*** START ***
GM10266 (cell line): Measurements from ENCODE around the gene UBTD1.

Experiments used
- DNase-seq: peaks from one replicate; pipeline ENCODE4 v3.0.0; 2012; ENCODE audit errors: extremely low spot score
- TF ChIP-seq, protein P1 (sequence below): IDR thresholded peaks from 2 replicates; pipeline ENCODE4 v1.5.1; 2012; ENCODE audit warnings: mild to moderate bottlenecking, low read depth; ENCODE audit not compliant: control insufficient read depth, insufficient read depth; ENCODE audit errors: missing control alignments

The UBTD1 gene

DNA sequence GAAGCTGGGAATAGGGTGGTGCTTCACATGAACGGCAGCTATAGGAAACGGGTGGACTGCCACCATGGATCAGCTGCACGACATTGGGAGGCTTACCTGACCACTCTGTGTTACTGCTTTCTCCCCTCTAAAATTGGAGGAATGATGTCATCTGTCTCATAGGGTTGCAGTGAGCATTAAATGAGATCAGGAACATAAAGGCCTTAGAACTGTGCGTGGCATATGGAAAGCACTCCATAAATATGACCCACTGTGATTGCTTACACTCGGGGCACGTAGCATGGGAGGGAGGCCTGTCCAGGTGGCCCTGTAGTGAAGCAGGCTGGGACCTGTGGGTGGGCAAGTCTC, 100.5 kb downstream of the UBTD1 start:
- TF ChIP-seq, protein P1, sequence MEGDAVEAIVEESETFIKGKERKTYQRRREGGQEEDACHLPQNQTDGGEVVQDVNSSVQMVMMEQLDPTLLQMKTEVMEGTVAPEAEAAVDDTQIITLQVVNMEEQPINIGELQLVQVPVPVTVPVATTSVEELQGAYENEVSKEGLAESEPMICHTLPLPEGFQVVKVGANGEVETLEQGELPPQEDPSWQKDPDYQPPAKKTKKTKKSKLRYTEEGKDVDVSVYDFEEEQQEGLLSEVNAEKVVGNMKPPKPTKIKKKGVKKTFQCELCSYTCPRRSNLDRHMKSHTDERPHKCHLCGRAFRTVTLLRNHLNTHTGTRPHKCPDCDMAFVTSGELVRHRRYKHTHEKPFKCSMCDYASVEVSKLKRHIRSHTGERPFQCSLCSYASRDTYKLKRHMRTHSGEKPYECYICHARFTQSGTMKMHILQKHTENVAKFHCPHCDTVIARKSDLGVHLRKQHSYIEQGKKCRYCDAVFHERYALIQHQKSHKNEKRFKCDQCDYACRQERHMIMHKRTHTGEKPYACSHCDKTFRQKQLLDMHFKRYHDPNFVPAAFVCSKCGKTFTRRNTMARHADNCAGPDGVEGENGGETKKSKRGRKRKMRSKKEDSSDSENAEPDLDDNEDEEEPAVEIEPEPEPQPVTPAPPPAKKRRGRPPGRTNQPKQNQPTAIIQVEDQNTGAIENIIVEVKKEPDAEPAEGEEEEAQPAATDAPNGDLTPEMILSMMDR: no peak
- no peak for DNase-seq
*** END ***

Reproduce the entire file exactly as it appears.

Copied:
GM10266 (cell line): Measurements from ENCODE around the gene UBTD1.

Experiments used
- DNase-seq: peaks from one replicate; pipeline ENCODE4 v3.0.0; 2012; ENCODE audit errors: extremely low spot score
- TF ChIP-seq, protein P1 (sequence below): IDR thresholded peaks from 2 replicates; pipeline ENCODE4 v1.5.1; 2012; ENCODE audit warnings: mild to moderate bottlenecking, low read depth; ENCODE audit not compliant: control insufficient read depth, insufficient read depth; ENCODE audit errors: missing control alignments

The UBTD1 gene

DNA sequence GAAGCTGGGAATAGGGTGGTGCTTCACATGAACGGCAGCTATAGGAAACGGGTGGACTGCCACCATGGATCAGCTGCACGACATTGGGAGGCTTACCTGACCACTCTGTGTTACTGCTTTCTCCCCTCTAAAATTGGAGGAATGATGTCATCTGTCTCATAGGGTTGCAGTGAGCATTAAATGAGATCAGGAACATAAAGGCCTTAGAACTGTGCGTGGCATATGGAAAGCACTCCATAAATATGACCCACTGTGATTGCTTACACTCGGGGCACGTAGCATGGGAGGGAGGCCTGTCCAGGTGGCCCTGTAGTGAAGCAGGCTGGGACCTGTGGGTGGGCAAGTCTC, 100.5 kb downstream of the UBTD1 start:
- TF ChIP-seq, protein P1, sequence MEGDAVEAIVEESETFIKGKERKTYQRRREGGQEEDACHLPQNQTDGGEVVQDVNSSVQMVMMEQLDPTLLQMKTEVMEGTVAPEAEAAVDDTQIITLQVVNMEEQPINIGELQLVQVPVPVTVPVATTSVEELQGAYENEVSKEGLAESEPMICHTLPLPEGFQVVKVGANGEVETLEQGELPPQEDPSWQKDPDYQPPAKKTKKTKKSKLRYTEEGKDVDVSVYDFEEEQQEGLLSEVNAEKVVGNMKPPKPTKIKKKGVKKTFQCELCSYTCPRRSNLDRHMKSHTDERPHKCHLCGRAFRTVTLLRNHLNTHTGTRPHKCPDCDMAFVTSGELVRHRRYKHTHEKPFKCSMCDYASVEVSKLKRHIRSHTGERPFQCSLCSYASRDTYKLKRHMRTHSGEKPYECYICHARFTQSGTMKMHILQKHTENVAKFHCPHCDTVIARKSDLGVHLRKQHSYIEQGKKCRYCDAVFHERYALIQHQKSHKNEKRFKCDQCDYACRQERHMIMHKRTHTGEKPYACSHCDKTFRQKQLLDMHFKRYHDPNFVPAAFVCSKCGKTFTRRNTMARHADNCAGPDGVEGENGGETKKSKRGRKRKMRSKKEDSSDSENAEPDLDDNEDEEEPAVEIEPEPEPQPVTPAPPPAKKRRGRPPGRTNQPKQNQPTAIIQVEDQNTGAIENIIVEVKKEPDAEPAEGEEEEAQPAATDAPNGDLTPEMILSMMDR: no peak
- no peak for DNase-seq